Range sensors are devices that capture the three-dimensional (3-D) structure of the world from the viewpoint of the sensor, usually measuring the depth to the nearest surfaces. These measurements could be at a single point, across a scanning plane, or a full image with depth measurements at every point. The benefits of this range data is that a robot can be reasonably certain where the real world is, relative to the sensor, thus allowing the robot to more reliably find navigable routes, avoid obstacles, grasp objects, act on industrial parts, etc. This chapter introduces the main representations for range data (point sets, triangulated surfaces, voxels), the main methods for extracting usable features from the range data (planes, lines, triangulated surfaces), the main sensors for acquiring it (Sect. 22.1 ? stereo and laser triangulation and ranging systems), how multiple observations of the scene, e.g., as if from a moving robot, can be registered (Sect. 22.2), and several indoor and outdoor robot applications where range data greatly simplifies the task (Sect. 22.3).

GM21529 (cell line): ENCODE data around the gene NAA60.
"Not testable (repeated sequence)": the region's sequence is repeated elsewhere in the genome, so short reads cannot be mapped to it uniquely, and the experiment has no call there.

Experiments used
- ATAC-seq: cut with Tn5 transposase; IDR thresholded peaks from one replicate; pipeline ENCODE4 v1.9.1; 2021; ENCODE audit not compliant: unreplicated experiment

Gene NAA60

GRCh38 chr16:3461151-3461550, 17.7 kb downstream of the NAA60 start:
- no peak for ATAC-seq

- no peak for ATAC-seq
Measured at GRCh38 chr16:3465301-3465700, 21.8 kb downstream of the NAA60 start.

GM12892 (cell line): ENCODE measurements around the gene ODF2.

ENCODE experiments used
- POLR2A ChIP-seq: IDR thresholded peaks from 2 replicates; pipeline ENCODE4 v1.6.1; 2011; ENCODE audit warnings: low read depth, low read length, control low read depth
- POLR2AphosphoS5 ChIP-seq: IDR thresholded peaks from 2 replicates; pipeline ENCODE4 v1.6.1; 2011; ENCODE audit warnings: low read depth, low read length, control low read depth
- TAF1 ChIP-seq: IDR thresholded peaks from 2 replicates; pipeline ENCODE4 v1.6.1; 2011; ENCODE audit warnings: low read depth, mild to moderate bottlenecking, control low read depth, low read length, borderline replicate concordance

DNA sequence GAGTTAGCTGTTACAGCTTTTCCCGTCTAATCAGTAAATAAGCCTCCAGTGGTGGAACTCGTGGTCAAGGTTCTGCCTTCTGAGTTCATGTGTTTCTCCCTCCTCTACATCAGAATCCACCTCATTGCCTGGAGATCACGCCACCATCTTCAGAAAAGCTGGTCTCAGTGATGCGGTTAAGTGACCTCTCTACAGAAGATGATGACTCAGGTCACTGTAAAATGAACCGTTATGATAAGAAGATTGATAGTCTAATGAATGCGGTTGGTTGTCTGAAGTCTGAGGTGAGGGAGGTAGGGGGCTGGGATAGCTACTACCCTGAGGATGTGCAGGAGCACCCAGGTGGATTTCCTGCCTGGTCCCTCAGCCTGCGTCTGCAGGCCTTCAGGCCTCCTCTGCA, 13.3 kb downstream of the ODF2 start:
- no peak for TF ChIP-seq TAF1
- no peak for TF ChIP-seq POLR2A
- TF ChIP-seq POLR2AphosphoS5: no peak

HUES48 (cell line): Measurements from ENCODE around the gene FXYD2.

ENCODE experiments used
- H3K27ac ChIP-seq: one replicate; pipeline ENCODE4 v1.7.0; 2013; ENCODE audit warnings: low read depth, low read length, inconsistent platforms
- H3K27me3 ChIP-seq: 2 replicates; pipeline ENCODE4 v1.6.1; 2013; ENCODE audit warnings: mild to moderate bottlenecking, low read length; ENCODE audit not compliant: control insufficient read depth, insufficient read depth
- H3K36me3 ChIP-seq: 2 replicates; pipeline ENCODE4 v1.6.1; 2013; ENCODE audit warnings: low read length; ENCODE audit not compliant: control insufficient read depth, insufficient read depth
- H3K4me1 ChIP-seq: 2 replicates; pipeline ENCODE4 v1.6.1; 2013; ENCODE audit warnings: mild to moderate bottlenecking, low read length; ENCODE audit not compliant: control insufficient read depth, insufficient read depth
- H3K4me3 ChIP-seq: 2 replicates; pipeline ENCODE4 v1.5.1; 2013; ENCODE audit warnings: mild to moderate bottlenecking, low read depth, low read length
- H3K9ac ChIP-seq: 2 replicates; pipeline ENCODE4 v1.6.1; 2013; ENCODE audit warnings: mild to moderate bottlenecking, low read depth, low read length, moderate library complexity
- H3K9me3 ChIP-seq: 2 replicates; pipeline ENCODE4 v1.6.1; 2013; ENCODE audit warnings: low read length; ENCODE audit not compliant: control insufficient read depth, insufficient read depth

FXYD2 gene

|Title of host publication||Springer Handbook of Robotics|
|Editors||Bruno Siciliano, Oussama Khatib|
|Number of pages||22|
|Publication status||Published - 2008|